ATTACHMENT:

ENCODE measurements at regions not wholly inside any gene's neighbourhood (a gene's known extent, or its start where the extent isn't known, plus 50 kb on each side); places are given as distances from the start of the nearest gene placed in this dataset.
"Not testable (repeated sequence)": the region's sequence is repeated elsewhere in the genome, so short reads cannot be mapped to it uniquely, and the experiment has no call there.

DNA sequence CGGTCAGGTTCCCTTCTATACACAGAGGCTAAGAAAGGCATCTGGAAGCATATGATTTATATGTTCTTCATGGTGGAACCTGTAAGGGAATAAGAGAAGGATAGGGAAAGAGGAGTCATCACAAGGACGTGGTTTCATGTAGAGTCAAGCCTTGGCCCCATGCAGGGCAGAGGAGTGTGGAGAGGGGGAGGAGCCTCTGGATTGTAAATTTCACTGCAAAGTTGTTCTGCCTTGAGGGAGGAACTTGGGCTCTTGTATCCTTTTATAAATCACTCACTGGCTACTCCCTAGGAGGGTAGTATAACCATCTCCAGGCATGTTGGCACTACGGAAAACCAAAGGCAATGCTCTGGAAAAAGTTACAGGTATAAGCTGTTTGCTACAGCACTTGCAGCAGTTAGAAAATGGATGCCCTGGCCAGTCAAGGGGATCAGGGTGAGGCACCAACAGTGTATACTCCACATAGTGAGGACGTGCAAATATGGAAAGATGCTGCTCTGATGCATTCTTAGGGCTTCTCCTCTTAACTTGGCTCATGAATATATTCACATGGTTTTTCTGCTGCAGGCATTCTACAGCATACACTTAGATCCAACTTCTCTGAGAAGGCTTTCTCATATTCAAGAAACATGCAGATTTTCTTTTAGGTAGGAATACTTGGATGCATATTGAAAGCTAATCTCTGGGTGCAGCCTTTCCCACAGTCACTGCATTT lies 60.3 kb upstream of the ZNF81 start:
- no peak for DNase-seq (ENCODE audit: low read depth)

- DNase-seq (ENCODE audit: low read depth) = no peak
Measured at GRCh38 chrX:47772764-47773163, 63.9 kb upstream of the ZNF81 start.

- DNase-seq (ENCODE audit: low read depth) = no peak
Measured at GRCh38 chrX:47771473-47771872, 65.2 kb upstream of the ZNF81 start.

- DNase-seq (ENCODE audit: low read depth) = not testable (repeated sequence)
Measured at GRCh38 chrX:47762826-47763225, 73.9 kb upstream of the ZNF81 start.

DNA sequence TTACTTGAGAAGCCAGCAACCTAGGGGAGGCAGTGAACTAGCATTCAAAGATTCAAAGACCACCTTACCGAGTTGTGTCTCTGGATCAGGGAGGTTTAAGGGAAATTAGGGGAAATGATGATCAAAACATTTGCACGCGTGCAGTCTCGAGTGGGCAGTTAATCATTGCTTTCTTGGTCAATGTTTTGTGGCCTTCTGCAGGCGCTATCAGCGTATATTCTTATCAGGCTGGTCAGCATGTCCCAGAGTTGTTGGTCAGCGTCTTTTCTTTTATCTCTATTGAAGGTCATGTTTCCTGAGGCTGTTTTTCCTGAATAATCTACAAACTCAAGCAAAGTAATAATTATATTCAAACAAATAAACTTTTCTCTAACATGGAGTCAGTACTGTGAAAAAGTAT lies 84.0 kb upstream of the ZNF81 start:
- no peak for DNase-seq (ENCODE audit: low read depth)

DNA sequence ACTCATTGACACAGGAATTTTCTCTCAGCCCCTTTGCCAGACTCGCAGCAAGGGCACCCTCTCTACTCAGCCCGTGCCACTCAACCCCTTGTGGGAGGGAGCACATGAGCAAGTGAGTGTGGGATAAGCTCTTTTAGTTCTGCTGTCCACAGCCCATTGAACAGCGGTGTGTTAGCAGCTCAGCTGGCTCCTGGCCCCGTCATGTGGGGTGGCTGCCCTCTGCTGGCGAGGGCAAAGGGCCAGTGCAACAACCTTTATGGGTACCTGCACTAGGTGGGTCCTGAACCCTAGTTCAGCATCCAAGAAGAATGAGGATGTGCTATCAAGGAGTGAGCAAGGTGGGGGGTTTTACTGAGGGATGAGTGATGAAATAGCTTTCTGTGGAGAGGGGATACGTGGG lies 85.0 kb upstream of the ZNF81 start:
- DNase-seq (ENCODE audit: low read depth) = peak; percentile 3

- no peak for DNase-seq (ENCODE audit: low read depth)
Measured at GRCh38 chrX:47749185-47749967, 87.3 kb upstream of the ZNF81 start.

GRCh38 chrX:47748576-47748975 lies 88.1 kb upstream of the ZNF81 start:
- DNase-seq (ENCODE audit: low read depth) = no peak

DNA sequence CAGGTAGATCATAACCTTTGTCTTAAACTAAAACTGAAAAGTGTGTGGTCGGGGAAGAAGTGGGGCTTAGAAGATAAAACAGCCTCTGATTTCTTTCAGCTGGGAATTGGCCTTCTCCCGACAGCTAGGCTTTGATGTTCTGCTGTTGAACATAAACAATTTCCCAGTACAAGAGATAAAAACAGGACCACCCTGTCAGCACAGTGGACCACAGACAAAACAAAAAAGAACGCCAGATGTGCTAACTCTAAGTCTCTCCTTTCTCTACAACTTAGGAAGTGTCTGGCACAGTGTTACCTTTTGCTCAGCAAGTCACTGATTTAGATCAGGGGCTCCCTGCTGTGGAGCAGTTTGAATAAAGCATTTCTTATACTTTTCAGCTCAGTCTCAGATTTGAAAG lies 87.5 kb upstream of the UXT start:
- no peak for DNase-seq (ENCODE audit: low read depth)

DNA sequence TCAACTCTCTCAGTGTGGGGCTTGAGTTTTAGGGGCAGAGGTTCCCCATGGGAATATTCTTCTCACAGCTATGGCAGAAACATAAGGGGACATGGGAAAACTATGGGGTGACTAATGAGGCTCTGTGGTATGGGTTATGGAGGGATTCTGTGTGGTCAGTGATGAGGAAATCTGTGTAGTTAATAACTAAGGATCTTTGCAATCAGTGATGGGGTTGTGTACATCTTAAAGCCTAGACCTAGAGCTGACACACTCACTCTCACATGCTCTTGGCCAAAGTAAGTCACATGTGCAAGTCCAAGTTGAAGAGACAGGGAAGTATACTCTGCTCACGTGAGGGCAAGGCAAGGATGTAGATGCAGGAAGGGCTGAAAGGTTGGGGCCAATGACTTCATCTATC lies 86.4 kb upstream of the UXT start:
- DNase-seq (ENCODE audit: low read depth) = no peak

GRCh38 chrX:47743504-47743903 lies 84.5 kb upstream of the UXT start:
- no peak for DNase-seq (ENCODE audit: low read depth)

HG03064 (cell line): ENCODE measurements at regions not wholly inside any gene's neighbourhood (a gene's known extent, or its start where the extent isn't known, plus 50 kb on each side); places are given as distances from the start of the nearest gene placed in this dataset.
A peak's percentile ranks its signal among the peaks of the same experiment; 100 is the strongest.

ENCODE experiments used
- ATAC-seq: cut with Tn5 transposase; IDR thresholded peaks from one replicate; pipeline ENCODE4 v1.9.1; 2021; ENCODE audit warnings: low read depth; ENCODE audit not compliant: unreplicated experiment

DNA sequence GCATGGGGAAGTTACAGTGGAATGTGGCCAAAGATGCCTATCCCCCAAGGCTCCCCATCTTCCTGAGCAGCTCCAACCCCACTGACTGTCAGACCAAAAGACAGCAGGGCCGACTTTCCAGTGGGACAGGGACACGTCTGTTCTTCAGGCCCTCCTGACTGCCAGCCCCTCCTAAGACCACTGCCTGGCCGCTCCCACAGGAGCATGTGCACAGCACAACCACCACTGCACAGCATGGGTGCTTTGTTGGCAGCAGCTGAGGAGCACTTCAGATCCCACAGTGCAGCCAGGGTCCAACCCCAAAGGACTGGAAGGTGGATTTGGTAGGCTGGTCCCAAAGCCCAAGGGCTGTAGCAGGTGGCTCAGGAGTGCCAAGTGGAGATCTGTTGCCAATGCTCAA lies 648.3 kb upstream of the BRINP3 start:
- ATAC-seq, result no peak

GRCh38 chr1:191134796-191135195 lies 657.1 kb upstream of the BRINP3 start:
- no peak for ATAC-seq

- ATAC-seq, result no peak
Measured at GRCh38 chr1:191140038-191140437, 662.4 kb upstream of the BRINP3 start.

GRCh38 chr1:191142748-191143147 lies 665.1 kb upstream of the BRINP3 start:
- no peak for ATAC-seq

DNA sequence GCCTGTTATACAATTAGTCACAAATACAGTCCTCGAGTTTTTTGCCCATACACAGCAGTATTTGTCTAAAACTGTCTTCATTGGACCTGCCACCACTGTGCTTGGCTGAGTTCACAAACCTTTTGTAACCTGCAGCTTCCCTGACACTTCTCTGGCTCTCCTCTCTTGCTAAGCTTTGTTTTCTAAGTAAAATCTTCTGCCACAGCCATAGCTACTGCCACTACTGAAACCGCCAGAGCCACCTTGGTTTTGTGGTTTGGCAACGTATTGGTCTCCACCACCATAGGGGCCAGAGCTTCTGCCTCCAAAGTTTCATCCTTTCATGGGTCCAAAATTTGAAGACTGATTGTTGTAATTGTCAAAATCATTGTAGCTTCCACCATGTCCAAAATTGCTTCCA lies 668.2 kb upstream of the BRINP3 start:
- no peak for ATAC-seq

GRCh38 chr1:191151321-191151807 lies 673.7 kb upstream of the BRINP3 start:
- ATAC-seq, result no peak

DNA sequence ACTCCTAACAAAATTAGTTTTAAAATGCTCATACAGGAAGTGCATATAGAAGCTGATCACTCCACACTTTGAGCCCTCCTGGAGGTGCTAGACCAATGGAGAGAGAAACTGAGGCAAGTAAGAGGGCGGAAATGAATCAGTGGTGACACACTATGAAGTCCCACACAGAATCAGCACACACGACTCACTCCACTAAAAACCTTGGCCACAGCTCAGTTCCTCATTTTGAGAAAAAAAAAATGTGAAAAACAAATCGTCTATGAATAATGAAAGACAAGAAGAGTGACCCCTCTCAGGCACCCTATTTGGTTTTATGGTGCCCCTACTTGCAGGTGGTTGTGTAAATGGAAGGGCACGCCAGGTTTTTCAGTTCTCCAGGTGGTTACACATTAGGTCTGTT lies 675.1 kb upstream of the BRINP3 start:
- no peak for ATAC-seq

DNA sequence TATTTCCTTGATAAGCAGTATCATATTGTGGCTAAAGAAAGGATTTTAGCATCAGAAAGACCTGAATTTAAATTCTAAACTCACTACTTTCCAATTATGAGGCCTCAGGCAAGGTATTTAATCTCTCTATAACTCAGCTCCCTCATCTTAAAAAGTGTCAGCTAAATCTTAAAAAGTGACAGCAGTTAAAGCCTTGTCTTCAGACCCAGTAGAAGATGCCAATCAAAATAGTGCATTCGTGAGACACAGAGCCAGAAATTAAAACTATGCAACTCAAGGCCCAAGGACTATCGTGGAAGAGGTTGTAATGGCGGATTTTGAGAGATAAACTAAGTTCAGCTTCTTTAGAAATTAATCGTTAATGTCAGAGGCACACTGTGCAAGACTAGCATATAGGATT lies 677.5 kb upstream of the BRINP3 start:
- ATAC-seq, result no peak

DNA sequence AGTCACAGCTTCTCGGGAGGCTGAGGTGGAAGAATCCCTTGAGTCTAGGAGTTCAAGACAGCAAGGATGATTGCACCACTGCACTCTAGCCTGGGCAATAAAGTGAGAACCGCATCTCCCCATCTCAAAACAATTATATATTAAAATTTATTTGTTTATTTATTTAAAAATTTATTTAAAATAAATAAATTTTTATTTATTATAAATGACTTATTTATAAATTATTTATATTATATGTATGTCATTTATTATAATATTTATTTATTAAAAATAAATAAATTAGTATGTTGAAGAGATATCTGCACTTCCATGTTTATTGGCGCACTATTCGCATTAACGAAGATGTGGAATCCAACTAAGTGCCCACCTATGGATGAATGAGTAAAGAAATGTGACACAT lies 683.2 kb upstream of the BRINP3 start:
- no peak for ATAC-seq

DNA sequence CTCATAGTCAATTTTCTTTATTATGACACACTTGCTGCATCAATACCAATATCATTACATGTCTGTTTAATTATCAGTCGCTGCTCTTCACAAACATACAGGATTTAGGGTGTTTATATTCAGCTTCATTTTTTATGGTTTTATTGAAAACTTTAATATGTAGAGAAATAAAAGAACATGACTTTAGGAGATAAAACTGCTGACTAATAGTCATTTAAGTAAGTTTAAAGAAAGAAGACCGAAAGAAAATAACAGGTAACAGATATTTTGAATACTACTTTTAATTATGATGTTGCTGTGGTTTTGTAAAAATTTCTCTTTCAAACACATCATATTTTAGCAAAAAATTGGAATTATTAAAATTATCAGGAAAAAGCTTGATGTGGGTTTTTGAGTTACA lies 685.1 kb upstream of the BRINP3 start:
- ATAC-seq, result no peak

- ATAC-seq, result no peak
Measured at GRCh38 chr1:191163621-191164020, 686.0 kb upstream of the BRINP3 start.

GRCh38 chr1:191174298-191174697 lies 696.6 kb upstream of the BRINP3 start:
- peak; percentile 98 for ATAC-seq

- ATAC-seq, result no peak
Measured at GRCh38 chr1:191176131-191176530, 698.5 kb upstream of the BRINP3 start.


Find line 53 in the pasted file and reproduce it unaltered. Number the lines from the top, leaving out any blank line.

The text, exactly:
- ATAC-seq, result no peak